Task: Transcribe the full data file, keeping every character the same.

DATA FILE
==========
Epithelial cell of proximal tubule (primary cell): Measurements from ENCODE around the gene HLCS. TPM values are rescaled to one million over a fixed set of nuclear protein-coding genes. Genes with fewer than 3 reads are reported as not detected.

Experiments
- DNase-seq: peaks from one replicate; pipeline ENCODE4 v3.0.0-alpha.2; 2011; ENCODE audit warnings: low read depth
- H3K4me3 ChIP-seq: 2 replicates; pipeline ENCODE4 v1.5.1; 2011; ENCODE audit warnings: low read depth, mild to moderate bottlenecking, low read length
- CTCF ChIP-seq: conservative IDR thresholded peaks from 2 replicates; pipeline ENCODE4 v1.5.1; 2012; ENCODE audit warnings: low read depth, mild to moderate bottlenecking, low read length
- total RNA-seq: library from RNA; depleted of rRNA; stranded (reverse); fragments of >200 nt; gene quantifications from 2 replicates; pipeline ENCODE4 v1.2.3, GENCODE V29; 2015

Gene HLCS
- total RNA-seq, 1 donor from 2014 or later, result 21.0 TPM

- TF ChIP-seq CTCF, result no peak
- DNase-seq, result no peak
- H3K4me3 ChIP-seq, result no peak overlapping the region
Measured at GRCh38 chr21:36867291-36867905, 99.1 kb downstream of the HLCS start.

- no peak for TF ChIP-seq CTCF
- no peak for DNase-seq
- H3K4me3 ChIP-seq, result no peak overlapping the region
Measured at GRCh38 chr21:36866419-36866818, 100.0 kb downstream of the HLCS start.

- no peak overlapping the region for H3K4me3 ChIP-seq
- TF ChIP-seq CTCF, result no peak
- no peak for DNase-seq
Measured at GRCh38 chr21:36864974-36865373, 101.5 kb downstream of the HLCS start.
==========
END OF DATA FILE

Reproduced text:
Epithelial cell of proximal tubule (primary cell): Measurements from ENCODE around the gene HLCS. TPM values are rescaled to one million over a fixed set of nuclear protein-coding genes. Genes with fewer than 3 reads are reported as not detected.

Experiments
- DNase-seq: peaks from one replicate; pipeline ENCODE4 v3.0.0-alpha.2; 2011; ENCODE audit warnings: low read depth
- H3K4me3 ChIP-seq: 2 replicates; pipeline ENCODE4 v1.5.1; 2011; ENCODE audit warnings: low read depth, mild to moderate bottlenecking, low read length
- CTCF ChIP-seq: conservative IDR thresholded peaks from 2 replicates; pipeline ENCODE4 v1.5.1; 2012; ENCODE audit warnings: low read depth, mild to moderate bottlenecking, low read length
- total RNA-seq: library from RNA; depleted of rRNA; stranded (reverse); fragments of >200 nt; gene quantifications from 2 replicates; pipeline ENCODE4 v1.2.3, GENCODE V29; 2015

Gene HLCS
- total RNA-seq, 1 donor from 2014 or later, result 21.0 TPM

- TF ChIP-seq CTCF, result no peak
- DNase-seq, result no peak
- H3K4me3 ChIP-seq, result no peak overlapping the region
Measured at GRCh38 chr21:36867291-36867905, 99.1 kb downstream of the HLCS start.

- no peak for TF ChIP-seq CTCF
- no peak for DNase-seq
- H3K4me3 ChIP-seq, result no peak overlapping the region
Measured at GRCh38 chr21:36866419-36866818, 100.0 kb downstream of the HLCS start.

- no peak overlapping the region for H3K4me3 ChIP-seq
- TF ChIP-seq CTCF, result no peak
- no peak for DNase-seq
Measured at GRCh38 chr21:36864974-36865373, 101.5 kb downstream of the HLCS start.